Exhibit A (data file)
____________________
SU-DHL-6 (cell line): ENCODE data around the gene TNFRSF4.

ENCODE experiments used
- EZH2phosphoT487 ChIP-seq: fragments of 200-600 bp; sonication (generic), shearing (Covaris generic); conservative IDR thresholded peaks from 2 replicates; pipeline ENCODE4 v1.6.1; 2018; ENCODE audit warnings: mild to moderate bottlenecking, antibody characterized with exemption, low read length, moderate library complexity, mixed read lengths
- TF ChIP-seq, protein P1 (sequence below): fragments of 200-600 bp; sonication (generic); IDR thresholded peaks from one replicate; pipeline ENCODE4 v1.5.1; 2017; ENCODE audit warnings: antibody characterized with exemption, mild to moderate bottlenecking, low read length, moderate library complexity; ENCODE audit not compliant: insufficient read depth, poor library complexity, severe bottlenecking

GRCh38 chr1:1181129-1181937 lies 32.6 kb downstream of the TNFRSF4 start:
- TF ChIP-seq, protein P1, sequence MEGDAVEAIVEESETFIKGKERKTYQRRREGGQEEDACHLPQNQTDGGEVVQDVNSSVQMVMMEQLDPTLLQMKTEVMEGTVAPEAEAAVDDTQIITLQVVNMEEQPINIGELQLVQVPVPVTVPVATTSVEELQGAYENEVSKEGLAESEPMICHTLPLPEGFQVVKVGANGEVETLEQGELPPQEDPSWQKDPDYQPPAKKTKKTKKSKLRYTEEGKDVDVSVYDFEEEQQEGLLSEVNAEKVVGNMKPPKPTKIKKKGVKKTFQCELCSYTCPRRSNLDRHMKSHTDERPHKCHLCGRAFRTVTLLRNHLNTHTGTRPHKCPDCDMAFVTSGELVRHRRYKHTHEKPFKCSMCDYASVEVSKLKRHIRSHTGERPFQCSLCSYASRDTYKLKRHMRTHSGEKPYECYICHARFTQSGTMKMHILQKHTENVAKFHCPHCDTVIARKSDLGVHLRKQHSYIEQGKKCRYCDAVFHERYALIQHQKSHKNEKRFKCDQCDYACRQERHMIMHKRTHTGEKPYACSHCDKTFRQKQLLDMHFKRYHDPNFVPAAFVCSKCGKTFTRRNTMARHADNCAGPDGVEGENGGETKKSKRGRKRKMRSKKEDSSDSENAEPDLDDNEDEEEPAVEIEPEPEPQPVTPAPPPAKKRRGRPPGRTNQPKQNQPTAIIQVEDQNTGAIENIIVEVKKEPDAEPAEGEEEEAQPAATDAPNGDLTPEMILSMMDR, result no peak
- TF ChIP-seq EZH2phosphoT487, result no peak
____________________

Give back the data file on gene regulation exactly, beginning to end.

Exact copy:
SU-DHL-6 (cell line): ENCODE data around the gene TNFRSF4.

ENCODE experiments used
- EZH2phosphoT487 ChIP-seq: fragments of 200-600 bp; sonication (generic), shearing (Covaris generic); conservative IDR thresholded peaks from 2 replicates; pipeline ENCODE4 v1.6.1; 2018; ENCODE audit warnings: mild to moderate bottlenecking, antibody characterized with exemption, low read length, moderate library complexity, mixed read lengths
- TF ChIP-seq, protein P1 (sequence below): fragments of 200-600 bp; sonication (generic); IDR thresholded peaks from one replicate; pipeline ENCODE4 v1.5.1; 2017; ENCODE audit warnings: antibody characterized with exemption, mild to moderate bottlenecking, low read length, moderate library complexity; ENCODE audit not compliant: insufficient read depth, poor library complexity, severe bottlenecking

GRCh38 chr1:1181129-1181937 lies 32.6 kb downstream of the TNFRSF4 start:
- TF ChIP-seq, protein P1, sequence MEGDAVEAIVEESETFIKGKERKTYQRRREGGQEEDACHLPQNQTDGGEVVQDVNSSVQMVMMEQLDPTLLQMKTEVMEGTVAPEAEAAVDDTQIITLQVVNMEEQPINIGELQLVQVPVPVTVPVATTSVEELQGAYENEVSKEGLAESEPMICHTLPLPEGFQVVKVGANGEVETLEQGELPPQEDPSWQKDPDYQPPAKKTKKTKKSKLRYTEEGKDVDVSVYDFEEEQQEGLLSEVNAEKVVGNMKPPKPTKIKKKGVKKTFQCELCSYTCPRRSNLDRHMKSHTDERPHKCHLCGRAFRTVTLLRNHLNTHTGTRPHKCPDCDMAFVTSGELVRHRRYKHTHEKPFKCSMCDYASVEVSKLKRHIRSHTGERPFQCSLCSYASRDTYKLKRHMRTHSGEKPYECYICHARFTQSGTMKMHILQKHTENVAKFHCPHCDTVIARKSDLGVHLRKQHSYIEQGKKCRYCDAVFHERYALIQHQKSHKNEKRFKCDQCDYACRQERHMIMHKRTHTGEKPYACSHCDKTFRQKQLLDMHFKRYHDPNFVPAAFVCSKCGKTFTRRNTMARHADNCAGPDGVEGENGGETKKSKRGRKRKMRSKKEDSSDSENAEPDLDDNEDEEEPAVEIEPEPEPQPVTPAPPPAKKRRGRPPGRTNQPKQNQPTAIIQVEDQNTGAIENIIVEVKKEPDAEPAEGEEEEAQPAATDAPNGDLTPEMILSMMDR, result no peak
- TF ChIP-seq EZH2phosphoT487, result no peak